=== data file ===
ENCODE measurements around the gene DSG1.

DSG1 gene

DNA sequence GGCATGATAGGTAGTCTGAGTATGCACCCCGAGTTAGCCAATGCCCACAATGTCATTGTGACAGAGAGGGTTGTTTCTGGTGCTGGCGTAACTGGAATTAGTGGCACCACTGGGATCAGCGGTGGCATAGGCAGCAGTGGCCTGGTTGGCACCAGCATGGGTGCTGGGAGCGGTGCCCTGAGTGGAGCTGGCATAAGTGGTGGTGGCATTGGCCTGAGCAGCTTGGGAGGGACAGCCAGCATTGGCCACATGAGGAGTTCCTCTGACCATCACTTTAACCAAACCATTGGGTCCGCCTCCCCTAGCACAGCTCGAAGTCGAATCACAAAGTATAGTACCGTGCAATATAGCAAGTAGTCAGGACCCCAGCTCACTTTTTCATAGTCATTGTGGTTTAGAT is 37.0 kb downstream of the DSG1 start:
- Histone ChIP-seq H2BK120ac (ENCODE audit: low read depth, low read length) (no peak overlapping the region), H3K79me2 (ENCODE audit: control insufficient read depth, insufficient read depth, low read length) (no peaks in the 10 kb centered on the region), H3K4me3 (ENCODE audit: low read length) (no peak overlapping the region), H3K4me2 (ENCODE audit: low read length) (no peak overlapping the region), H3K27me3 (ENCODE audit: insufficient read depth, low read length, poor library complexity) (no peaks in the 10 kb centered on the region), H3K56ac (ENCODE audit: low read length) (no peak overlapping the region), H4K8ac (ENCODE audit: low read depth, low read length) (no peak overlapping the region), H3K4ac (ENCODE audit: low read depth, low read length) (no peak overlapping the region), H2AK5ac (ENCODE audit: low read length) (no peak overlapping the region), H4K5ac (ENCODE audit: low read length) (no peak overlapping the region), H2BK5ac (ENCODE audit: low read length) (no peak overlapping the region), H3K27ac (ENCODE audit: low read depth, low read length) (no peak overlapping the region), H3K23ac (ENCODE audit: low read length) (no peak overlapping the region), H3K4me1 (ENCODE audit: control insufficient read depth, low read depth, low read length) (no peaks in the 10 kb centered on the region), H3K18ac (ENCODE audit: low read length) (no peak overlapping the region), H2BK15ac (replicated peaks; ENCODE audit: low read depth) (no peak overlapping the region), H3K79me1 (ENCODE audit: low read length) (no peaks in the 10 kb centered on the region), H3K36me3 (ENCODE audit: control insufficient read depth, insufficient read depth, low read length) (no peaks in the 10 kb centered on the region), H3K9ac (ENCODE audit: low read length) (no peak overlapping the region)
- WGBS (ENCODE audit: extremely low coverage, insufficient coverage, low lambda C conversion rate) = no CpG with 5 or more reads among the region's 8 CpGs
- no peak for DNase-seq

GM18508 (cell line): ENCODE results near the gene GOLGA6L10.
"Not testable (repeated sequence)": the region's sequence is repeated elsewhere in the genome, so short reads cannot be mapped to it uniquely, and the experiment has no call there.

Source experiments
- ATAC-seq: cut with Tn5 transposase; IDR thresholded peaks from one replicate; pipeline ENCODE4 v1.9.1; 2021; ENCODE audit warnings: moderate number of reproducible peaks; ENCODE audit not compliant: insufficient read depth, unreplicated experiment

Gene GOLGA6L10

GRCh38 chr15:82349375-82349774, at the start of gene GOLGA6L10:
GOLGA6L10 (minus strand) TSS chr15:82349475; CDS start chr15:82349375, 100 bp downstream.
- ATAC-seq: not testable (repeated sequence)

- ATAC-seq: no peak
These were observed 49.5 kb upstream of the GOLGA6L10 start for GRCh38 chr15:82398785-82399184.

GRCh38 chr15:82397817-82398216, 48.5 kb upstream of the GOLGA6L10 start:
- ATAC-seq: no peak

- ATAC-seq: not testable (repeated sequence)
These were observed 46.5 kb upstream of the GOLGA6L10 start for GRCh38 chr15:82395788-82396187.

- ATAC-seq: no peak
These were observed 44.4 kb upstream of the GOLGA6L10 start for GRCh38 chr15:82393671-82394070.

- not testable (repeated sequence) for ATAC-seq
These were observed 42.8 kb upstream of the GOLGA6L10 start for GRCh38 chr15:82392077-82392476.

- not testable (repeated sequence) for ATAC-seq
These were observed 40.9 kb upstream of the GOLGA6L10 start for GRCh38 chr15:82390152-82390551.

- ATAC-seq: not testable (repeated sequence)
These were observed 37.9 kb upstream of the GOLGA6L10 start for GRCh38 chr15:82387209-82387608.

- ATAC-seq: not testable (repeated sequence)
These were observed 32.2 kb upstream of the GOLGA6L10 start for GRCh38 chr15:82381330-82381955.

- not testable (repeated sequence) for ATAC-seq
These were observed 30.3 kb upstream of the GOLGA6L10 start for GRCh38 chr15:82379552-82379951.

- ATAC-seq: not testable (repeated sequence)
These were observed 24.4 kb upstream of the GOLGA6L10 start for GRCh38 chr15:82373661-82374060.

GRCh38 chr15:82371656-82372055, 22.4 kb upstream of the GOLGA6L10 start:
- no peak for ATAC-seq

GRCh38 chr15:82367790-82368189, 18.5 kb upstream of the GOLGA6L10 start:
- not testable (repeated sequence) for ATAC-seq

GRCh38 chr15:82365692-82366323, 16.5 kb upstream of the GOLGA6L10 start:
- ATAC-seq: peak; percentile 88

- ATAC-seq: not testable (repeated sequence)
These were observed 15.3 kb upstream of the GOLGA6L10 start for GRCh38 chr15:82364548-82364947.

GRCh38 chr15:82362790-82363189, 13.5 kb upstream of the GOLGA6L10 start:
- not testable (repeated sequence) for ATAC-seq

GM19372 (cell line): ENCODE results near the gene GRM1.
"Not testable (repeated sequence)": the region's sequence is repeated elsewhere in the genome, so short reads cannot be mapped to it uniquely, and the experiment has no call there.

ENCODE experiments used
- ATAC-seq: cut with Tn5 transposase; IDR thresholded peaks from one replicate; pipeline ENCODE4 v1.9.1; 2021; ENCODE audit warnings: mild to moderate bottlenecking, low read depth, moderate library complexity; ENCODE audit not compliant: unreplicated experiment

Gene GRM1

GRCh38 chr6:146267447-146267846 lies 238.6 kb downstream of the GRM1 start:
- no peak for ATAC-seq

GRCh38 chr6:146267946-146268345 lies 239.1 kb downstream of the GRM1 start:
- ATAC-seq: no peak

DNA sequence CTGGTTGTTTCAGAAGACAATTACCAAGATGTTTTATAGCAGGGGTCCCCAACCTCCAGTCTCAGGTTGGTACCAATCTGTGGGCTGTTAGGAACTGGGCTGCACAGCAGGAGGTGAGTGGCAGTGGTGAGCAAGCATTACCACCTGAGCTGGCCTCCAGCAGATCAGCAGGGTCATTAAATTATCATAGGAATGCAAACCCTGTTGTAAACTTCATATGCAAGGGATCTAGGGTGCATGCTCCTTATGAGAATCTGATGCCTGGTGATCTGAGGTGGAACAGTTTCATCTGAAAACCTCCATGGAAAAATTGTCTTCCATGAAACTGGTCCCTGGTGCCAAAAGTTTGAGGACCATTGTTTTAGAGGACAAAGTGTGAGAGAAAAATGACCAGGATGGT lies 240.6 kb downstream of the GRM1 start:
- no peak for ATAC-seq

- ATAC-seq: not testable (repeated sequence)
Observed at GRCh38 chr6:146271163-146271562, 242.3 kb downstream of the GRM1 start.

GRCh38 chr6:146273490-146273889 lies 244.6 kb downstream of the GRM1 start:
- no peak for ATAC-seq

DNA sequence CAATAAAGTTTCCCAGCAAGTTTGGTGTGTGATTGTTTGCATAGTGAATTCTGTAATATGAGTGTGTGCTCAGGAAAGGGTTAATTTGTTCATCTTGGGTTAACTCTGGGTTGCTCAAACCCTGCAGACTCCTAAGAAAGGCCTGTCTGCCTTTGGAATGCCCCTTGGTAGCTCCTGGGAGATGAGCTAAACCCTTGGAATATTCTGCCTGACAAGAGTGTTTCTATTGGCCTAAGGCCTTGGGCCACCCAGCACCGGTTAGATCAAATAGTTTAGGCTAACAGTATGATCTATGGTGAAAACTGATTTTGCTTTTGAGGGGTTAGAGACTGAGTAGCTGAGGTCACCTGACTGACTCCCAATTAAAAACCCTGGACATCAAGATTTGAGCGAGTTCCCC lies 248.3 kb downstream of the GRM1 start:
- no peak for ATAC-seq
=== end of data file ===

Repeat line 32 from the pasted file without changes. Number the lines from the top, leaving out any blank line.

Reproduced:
These were observed 30.3 kb upstream of the GOLGA6L10 start for GRCh38 chr15:82379552-82379951.